Part of the Trump administration’s “maximum pressure and engagement” strategy towards North Korea has been to isolate Pyongyang as much as possible on the international stage. The effort appears to be paying off as in the last few months as a number of countries have expelled their respective North Korean ambassadors, severed diplomatic ties, or cut off trade.
A few months ago, I looked at North Korea’s diminishing relations in Southeast Asia, which has a number of small but relatively important relationships for North Korea. Today, I look at North Korea’s economic relationships in the Western Hemisphere, which mirror regional trends elsewhere: North Korean trade is drying up and countries are increasingly weary of engagement with North Korea in general.
North Korea’s trade with Latin America shrunk from its peak of $979 million in 2008, to $103 million in 2016. For comparison, China conducted over $6 billion in trade with North Korea in 2016. In the graphs below, I’ve listed the top six Latin American and Caribbean countries with the highest cumulative trade from 1996-2016 as well as total figures for Latin America and Caribbean trade. Interestingly, North Korea has been running trade surpluses in Latin America in most years in this sample. This bucks the trend of North Korea’s global trade, where it has for years been running deficits—and particularly high ones recently—most importantly with China.
North Korea may be partly using exports to Latin America to pay for its imports elsewhere but that isn’t the main story the graphs above tell. The trade is small and its surplus in Latin America has been shrinking in recent years even as its overall global trade deficit increases. KOTRA estimates North Korea ran a $905 million global trade deficit in 2016. And caution is warranted in analyzing the above data for a few reasons: First, data emanating from countries such as Venezuela and Cuba should be taken with a grain (or rocks) of salt. Second, the possibility that a customs official checked the wrong Korea box is real (See recently the case of Luxembourg where I suspect this might have happened).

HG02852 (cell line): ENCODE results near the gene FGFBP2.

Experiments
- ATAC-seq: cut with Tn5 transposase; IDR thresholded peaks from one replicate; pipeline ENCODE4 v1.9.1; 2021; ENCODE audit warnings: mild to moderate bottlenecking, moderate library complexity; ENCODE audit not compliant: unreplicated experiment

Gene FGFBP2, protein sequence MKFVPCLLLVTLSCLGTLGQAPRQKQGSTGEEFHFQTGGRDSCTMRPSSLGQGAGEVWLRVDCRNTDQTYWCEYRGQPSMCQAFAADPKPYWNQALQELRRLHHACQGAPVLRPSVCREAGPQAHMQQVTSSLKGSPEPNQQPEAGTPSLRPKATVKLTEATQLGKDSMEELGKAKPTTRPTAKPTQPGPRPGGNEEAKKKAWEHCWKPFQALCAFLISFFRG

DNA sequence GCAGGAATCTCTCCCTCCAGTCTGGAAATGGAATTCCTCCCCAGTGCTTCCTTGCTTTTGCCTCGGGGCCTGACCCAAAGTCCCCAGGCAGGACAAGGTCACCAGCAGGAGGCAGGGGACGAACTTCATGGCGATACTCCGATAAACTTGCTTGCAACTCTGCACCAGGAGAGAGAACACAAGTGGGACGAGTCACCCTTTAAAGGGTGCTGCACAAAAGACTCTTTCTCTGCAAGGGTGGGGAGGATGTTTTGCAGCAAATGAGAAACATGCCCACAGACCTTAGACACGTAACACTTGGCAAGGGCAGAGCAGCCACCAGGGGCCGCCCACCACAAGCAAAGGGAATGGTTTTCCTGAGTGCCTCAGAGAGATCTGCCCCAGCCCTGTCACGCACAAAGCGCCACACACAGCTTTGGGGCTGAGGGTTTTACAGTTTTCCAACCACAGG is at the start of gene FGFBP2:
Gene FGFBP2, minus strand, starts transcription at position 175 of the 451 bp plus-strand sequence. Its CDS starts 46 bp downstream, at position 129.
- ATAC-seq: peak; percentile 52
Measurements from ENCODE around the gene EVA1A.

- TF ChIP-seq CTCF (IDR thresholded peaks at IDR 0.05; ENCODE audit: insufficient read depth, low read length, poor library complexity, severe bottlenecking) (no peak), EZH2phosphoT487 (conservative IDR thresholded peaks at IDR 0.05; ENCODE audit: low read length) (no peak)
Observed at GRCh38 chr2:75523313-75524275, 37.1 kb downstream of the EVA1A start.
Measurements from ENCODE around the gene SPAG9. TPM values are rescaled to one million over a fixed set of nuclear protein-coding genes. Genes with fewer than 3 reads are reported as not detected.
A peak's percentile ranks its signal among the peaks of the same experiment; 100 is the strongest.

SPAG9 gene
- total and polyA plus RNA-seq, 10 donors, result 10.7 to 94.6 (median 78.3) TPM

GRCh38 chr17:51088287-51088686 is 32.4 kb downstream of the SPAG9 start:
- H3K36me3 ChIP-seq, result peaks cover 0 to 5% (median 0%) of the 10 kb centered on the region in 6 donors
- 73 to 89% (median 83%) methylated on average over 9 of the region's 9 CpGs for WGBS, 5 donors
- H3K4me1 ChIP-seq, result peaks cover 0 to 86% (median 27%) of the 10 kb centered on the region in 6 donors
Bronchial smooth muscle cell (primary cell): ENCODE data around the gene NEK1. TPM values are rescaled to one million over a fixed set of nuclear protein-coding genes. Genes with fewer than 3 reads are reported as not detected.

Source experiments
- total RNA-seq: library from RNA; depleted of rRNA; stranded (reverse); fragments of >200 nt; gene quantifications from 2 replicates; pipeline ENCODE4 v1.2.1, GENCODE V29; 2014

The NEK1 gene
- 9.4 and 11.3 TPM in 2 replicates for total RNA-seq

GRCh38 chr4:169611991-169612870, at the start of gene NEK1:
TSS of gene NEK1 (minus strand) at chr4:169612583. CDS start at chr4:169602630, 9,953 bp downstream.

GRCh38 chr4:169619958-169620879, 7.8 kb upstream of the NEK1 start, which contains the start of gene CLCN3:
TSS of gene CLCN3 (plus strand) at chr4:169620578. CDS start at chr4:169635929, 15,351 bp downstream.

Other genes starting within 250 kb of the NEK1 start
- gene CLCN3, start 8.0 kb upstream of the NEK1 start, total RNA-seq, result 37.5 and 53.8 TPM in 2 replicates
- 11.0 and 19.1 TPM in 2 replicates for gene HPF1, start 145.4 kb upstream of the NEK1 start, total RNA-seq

Caveats aside, the data show North Korea’s trade is shrinking in Latin America. These data of course exclude illicit trade, although compared to its relationships in Asia, the Middle East, and Africa, North Korea appears to have shallower illicit networks in Latin America. The recent UN Panel of Experts report from September—which tracks North Korea’s illicit activities across the world—had very little to say on Latin America. But in 2013, Panama famously seized a North Korean ship en route from Cuba to North Korea hiding military wares underneath Cuban sugar. Surely, North Korea is still in the game.
In the chart below, I’ve taken timely data from the North Korea in the World Project and listed the countries in Latin America and the Caribbean which maintain diplomatic relations with the DPRK; I count twenty-one countries. But if using the presence of embassies in each other’s country as a proxy to measure the strength of relations, the picture in Latin America looks bleaker for North Korea. There are only two Latin American countries which operate embassies in Pyongyang—Brazil and Cuba—and five that permit Pyongyang to run embassies in their countries. More, two of the countries which have DPRK embassies are cracking down: Mexico and Peru have recently downgraded their relations with the DPRK and declared their respective incumbent North Korean ambassadors persona non grata.
This reflects growing international pushback against North Korean military provocations and the recognition—indeed codified in last year’s UN Security Council resolution 2321—that North Korean embassies abroad are used for illicit activities. It really should be no surprise that North Korea has about twice as many embassies abroad as countries have embassies in Pyongyang. The metropoles are turning the screws as well as in the last month Spain expelled its DPRK ambassador and downgraded relations, and Portugal cut ties altogether.
|Latin American countries that maintain diplomatic relations with the DPRK|
|Date Relations Established||DPRK has embassy in?||Has embassy in DPRK?||Notes|
|Antigua & Barbuda||1990||No||No|
|Chile||1972||No||No||Relations suspended in 1973, later resumed|
|Grenada||1979||No||No||Relations suspended in 1985, later resumed|
|Mexico||1980||Yes||No||DPRK ambassador expelled, relations downgraded in 2017|
|Peru||1988||Yes||No||DPRK ambassador expelled, relations downgraded in 2017|
|St. Kitts & Nevis||1991||No||No|
|St. Vincent & the Grenadines||1990||No||No|
|Source: North Korea in the World (National Committee on North Korea and East-West Center)|
As in much of the world, it’s less and less worth it for Latin American countries to maintain normal relations with Pyongyang. That said, Venezuela and Cuba are certain to remain friendly with Pyongyang and as a recent run-down on DPRK-Latin America diplomacy from Statfor notes, Brazil and Chile have particular economic interests—not with North Korea—but with China, to stay neutral. Was there any doubt that this would somehow come back to China?